Iron is essential for life. Not only is it found in proteins and enzymes, but it is responsible for cell growth and transporting oxygen throughout the body. Excessive or insufficient amounts however, may result in serious health issues.
Recommended Iron Intake
The Recommended Dietary Allowance (RDA), developed by the Institute of Medicine of the National Academy of Sciences, is the average daily intake sufficient to meet nutrient requirements of 98% of healthy individuals:
- Women, age 18-51: 18 mg/day
- Pregnant women: 27 mg/day
- Breastfeeding women: 10 mg/day
- Women, over the age of 51: 8 mg/day
- Men, age 19 and older: 8 mg/day
Heme vs Nonheme
Iron is found in two forms, heme and nonheme. Heme iron is found in animal foods, such as red meats, fish and poultry. Nonheme iron is the iron found in plant foods such as lentils and beans. Iron fortified foods are fortified with nonheme iron.
Iron absorption can be affected by various factors. Typically, healthy adults absorb about 10-15% of the iron they eat. However, if the body's iron stores are low, absorption will increase. Additionally, the type of iron consumed will affect absorptions. Heme iron is better absorbed than nonheme, though most foods contain nonheme iron.
Iron Rich Foods
- Iron fortified ready-to-eat cereal
Iron deficiency occurs when iron stores are low. If the body's stores do not meet daily iron needs, then this is referred to as anemia or iron deficiency anemia. According to The World Health Organization, iron deficiency is the number one nutritional disorder in the world. The National Institutes of Health reports, "As many as 80% of the world's population may be iron deficient, while 30% may have iron deficiency anemia."
Symptoms of iron deficiency include:
- Decreased performance in work and school
- Difficulty maintaining body temperature
- Lowered immune function
- Inflamed tongue (glossitis)
Those who are most at risk for iron deficiency include:
- Pregnant women
- Women with heavy menstruation
- People with renal failure
- People with gastrointestinal disorders who may not absorb iron effectively
Individuals who participate in frequent, intense physical activity such as jogging, cycling and/or competitive swimming may also be at risk for deficiency. These athletes, especially vegetarians, may be deficient due to a greater turnover of red blood cells. For these people, iron needs may be 30% greater than the average person.
For those who struggle with low iron stores, there are a few things that can be done to increase the body's absorption:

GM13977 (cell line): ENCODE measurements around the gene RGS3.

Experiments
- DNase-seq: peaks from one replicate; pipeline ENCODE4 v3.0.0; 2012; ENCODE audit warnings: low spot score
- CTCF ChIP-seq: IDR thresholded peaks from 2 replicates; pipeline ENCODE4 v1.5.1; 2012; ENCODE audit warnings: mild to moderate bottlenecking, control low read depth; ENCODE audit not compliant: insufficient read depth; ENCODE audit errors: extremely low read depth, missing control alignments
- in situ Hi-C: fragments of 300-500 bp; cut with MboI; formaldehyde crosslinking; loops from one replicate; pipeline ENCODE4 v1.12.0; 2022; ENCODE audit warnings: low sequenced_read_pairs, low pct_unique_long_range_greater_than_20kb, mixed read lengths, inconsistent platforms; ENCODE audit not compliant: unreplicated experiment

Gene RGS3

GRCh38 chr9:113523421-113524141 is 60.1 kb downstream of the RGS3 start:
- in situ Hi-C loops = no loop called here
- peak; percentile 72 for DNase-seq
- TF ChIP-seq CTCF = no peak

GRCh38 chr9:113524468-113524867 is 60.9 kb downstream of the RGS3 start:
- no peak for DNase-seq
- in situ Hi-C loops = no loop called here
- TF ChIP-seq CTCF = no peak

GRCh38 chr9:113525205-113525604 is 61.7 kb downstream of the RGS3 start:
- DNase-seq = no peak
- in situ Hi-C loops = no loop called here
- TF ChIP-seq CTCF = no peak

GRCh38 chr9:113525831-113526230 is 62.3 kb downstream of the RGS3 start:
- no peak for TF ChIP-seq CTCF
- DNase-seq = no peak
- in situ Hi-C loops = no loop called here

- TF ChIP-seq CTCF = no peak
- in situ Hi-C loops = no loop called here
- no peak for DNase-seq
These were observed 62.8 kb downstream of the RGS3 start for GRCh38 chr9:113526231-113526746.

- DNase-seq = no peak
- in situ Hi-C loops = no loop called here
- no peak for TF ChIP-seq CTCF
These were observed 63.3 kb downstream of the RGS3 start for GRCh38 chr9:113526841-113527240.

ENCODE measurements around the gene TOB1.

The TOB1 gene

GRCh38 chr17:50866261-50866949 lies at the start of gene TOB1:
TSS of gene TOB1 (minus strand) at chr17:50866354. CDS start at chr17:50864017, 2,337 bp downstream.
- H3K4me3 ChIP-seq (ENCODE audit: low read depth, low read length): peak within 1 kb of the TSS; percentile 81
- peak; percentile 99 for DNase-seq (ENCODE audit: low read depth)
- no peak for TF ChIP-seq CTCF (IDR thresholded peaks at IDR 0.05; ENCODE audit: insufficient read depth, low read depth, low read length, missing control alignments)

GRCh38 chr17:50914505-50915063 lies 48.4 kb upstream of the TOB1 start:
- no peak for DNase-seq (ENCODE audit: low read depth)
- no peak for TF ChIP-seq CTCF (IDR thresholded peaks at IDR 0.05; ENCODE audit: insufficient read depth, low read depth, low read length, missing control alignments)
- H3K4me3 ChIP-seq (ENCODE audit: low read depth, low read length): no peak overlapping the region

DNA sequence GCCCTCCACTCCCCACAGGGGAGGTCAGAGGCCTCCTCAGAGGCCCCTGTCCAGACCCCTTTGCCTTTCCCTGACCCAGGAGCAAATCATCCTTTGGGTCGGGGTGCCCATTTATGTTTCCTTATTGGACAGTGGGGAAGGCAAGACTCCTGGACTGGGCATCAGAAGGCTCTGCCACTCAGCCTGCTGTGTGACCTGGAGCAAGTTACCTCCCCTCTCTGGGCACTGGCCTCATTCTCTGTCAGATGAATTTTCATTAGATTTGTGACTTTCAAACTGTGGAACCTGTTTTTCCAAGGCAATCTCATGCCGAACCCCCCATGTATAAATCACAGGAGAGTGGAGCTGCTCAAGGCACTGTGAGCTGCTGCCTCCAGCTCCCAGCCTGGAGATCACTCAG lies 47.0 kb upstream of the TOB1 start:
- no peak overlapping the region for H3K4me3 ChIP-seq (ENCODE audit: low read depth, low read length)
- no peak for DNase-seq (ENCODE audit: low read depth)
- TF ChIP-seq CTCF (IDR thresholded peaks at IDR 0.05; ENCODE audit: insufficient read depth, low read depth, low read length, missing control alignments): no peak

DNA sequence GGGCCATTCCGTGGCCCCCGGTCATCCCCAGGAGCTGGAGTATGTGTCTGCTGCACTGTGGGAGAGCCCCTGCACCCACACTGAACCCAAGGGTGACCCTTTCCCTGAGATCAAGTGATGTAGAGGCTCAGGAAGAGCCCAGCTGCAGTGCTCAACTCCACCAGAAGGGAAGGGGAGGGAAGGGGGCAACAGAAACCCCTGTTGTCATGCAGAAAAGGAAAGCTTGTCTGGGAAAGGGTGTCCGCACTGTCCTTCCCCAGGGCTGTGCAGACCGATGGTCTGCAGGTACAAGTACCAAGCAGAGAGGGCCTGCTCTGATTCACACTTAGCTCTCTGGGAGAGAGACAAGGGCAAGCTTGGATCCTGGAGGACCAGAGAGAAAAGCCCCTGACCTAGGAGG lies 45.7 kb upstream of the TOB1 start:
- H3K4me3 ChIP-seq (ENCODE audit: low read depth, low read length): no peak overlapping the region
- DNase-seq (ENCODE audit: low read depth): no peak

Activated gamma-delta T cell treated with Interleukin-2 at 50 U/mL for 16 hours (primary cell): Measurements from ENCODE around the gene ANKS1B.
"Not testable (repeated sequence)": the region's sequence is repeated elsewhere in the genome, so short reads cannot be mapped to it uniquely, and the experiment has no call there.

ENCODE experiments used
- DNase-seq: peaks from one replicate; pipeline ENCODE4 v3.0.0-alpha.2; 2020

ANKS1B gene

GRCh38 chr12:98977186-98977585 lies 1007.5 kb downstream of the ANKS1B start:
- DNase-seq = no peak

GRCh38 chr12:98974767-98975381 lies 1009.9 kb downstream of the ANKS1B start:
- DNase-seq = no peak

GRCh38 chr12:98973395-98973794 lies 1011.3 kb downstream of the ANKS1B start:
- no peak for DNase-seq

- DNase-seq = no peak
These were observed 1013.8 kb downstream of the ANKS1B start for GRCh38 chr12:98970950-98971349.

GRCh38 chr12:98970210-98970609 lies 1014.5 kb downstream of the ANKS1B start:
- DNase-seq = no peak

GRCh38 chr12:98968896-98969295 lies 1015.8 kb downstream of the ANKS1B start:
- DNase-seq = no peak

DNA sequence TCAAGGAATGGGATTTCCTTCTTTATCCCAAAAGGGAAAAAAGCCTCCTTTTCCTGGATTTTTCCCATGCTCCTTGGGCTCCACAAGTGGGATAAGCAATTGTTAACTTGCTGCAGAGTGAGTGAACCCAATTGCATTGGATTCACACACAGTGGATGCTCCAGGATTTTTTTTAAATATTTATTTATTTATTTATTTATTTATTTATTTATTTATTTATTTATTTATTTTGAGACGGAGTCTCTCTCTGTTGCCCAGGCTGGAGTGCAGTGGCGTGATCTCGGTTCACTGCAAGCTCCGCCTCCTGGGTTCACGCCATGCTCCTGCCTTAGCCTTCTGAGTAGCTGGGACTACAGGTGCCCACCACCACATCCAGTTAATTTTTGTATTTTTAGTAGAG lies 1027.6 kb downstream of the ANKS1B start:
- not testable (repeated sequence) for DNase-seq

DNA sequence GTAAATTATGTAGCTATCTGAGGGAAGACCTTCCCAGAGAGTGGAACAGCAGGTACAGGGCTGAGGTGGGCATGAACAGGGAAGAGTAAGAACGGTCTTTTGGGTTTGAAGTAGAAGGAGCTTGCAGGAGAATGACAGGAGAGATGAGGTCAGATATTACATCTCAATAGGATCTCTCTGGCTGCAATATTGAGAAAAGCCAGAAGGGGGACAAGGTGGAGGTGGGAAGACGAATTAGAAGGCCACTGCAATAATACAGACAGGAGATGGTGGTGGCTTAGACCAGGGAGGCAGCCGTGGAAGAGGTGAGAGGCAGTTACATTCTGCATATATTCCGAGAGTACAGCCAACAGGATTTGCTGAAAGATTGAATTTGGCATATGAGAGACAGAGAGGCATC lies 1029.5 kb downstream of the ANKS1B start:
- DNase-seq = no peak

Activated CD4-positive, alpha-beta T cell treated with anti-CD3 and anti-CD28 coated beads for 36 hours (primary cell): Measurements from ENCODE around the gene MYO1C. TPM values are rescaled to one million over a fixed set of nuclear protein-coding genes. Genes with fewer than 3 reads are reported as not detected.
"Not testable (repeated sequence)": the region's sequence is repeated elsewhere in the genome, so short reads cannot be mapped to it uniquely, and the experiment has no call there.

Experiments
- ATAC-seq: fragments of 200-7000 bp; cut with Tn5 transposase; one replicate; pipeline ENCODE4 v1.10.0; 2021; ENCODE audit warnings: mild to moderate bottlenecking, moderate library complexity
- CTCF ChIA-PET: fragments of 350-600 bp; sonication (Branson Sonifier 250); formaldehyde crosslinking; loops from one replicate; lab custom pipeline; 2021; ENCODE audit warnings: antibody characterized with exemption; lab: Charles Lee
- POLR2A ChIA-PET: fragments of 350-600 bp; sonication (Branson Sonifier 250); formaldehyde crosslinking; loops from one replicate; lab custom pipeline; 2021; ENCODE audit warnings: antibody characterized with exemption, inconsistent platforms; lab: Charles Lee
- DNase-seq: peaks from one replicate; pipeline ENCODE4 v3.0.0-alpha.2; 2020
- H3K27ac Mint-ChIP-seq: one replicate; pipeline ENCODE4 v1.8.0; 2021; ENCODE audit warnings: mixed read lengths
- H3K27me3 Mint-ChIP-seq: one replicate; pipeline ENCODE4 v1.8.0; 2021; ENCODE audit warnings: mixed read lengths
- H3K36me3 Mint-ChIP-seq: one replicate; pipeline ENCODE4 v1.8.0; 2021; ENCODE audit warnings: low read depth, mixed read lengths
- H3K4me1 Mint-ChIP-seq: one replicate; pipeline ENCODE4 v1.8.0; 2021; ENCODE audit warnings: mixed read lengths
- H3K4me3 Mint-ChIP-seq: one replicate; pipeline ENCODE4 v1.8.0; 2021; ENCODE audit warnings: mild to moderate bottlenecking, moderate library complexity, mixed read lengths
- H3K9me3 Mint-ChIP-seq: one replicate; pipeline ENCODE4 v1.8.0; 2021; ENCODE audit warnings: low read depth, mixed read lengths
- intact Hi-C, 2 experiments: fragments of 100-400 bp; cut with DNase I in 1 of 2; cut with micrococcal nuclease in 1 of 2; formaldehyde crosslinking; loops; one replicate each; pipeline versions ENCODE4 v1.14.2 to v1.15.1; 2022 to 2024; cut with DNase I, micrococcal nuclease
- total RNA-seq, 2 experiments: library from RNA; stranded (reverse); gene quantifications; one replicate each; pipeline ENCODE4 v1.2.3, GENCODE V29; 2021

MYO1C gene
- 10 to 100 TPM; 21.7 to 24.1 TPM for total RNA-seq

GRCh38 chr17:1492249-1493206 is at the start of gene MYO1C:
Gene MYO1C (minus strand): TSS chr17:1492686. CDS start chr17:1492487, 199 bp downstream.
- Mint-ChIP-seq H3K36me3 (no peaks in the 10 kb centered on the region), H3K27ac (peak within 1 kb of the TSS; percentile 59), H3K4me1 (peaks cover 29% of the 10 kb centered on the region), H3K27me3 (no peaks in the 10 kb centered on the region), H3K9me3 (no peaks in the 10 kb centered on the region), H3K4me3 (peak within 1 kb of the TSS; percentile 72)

- Eat two iron rich foods together in one meal. Example: Lean beef with beans.
- Consume vitamin C with iron rich foods
- Cook foods in a cast iron skillet
If eating a meal with only non heme iron, avoid things with tannins (such as tea, coffee or wine) which can decrease absorption.
For those who are unable to get adequate iron through their diet, supplementation may be necessary. It is important to be evaluated by a doctor before taking iron supplements in order to get a prescription that will be appropriate to individual needs.
Iron overload occurs when there is excessive iron in the body. In this case, the body may store the surplus iron in organs such as the liver and heart which can lead to cirrhosis of the liver and/or heart failure. Unfortunately, iron overload is not usually identified until the organs have been damaged. People with the genetic disease hemochromatosis and people with blood disorders that require frequent blood transfusions are at greatest risk. Adult men and postmenopausal women do not typically need supplemental iron and could be at risk if ingesting too much iron. Unless advised by a physician, these individuals should avoid taking iron supplements.
Mandy Seay is a bilingual registered and licensed dietitian who holds both a bachelor's degree in nutrition and in journalism. After gaining 30 pounds while living abroad, Mandy worked to lose the weight and regain her health. It was here that she discovered her passion for nutrition and went on to pursue a career as a dietitian. Mandy currently works as a nutrition consultant and freelance writer in Austin, Texas, where she specializes in diabetes, weight management and general and preventive nutrition. She recently published her first book, Your Best Health, a personalized program to losing weight and gaining a healthy lifestyle. Please visit Mandy's website at Nutritionistics.com.